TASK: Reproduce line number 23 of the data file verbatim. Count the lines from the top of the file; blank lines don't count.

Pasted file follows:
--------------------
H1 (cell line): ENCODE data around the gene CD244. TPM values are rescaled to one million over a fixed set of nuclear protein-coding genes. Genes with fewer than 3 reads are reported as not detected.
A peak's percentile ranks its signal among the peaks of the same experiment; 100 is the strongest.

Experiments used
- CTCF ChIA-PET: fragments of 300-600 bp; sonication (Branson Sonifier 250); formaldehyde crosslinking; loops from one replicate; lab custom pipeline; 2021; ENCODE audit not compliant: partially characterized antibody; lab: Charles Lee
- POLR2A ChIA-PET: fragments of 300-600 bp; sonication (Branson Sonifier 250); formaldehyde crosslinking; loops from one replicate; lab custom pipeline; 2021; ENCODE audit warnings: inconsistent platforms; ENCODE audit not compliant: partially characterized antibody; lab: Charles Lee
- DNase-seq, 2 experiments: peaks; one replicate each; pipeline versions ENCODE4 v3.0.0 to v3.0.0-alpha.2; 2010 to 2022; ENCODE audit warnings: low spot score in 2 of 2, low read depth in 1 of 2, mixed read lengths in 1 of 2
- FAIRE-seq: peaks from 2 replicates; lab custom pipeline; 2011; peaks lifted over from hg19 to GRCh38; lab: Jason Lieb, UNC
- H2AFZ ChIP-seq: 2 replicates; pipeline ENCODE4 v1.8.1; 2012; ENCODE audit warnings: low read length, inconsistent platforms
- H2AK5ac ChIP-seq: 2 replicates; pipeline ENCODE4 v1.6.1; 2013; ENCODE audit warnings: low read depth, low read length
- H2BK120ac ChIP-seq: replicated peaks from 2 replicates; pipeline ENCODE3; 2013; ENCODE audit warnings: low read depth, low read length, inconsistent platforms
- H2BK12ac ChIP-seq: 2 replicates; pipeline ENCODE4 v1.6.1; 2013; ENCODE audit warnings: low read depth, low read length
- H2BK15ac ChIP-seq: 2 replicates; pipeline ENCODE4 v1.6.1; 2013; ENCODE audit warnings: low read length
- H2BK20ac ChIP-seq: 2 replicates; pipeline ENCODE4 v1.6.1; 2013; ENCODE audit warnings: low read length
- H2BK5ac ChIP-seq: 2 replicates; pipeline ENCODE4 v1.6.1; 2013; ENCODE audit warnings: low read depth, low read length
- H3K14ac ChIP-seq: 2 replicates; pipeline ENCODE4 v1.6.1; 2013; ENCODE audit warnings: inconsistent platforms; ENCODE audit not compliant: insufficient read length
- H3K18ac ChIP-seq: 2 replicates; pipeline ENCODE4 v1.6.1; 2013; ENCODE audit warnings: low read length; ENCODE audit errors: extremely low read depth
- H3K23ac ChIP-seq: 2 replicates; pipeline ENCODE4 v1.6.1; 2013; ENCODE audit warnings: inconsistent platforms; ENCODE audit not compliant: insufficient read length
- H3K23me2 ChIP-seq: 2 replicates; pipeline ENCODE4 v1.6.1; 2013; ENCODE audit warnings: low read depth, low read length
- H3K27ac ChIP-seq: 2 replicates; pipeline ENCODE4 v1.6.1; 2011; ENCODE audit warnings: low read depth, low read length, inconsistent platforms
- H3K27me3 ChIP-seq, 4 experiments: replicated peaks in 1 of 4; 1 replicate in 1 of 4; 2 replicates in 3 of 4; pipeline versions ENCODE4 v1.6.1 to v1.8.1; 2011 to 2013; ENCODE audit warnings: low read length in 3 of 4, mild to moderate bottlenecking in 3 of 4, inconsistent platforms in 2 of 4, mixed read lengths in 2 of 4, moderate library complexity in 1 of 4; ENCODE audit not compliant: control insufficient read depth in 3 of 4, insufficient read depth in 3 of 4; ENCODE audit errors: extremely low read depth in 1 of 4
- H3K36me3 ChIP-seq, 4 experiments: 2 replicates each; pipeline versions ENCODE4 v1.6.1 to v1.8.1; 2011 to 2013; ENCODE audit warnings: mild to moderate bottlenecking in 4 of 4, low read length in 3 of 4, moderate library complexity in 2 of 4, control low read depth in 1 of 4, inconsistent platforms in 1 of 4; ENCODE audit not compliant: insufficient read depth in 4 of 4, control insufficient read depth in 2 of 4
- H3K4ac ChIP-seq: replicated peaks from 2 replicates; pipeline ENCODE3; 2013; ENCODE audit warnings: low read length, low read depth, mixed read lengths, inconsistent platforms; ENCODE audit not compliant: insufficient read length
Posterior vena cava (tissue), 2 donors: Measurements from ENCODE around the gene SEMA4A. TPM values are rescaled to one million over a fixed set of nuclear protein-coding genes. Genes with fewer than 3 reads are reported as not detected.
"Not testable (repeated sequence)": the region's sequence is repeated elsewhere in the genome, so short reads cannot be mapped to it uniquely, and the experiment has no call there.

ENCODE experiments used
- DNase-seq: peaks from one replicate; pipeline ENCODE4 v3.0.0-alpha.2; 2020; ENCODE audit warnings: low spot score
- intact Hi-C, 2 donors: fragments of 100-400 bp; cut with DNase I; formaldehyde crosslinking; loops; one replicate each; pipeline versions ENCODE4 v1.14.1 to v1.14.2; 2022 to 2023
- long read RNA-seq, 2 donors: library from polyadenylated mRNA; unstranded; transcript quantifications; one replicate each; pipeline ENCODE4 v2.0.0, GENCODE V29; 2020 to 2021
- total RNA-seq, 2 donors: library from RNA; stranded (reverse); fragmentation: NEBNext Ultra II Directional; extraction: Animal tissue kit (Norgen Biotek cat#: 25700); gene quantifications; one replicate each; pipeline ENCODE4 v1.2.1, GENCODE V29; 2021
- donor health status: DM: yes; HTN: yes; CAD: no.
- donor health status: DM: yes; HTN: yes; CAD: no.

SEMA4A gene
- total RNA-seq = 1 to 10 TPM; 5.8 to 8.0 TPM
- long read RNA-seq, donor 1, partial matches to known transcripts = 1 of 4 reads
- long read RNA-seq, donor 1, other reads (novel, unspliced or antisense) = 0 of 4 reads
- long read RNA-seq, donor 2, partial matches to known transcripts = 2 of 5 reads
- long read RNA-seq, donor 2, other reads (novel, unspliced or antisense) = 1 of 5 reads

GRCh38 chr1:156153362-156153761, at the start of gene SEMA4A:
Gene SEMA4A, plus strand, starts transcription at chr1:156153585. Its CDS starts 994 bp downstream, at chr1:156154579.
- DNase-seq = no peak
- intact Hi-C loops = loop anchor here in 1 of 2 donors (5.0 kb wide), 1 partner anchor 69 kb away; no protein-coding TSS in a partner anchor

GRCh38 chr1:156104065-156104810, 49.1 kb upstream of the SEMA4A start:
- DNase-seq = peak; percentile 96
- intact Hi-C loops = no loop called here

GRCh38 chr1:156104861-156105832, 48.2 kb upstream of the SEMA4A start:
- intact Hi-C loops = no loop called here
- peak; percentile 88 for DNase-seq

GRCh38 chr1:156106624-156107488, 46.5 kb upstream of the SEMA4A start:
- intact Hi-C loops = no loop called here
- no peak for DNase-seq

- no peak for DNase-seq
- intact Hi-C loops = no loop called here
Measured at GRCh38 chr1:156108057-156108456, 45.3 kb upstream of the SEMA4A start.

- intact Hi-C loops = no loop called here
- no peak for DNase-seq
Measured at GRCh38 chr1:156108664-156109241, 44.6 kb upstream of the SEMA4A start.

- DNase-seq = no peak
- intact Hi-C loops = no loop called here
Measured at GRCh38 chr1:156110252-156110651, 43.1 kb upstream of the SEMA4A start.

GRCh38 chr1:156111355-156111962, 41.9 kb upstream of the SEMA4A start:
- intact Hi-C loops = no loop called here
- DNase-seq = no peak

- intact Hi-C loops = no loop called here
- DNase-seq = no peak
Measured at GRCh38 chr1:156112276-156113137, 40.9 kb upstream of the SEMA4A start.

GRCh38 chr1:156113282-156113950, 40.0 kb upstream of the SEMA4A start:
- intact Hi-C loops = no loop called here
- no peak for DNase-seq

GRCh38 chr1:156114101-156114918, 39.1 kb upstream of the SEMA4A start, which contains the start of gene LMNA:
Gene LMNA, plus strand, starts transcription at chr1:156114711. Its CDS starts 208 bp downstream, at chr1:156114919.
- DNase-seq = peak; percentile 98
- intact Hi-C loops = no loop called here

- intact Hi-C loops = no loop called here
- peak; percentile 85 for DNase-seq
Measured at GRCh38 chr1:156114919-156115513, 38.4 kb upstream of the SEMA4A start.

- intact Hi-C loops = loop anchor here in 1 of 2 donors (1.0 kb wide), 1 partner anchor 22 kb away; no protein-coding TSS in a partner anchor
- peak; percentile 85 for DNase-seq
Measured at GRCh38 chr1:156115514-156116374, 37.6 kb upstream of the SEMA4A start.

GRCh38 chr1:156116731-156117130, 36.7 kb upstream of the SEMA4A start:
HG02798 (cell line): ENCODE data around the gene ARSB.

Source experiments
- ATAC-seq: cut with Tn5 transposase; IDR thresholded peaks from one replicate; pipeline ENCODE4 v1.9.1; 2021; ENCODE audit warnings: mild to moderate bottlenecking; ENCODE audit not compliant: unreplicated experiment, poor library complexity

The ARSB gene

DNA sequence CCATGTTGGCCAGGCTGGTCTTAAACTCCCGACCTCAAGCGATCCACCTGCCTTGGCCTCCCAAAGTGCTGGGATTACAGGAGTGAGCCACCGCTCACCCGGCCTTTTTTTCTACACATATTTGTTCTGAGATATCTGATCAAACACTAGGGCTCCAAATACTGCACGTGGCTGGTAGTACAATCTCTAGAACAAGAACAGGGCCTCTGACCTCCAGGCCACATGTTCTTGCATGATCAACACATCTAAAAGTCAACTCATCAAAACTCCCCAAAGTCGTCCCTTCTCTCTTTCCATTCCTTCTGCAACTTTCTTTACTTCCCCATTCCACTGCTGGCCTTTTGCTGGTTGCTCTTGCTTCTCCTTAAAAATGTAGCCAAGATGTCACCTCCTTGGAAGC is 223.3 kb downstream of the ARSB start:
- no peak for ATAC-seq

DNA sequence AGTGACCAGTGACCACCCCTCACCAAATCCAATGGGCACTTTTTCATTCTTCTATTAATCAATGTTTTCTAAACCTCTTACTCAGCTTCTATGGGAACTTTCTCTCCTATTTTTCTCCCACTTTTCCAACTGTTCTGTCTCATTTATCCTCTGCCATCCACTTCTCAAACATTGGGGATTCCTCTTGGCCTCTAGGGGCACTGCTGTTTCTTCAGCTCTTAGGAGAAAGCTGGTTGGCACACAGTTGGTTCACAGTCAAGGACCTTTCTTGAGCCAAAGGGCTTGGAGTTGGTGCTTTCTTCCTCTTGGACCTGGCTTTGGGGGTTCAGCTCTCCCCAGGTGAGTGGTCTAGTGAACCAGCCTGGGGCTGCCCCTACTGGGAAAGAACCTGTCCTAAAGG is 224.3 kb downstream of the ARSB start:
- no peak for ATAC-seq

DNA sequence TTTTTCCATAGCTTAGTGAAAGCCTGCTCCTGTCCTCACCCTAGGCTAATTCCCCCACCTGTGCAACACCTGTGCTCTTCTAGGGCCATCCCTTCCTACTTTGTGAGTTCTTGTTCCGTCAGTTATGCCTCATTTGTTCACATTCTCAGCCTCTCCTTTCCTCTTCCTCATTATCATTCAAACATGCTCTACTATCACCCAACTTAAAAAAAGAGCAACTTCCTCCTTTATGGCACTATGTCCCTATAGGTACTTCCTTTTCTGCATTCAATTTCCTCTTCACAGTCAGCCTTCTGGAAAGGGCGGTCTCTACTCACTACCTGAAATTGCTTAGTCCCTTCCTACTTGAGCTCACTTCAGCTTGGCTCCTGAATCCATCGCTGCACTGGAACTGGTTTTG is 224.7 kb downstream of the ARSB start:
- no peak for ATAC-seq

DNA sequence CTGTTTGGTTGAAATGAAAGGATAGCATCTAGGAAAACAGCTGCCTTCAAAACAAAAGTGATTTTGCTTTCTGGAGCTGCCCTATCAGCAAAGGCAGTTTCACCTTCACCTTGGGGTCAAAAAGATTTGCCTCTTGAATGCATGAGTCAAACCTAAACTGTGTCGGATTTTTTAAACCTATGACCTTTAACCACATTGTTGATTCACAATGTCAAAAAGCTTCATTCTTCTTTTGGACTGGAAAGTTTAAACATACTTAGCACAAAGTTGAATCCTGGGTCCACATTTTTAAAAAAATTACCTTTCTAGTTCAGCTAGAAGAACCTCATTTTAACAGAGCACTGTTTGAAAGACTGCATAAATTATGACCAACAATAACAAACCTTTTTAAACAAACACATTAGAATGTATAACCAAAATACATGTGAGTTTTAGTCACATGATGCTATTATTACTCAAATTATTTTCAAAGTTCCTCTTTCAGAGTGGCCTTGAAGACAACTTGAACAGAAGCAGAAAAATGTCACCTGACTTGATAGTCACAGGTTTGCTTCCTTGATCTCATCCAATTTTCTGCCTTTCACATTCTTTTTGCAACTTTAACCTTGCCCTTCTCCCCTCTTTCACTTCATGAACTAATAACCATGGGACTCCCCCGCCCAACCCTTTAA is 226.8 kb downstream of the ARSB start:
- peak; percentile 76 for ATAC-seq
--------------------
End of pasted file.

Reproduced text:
Posterior vena cava (tissue), 2 donors: Measurements from ENCODE around the gene SEMA4A. TPM values are rescaled to one million over a fixed set of nuclear protein-coding genes. Genes with fewer than 3 reads are reported as not detected.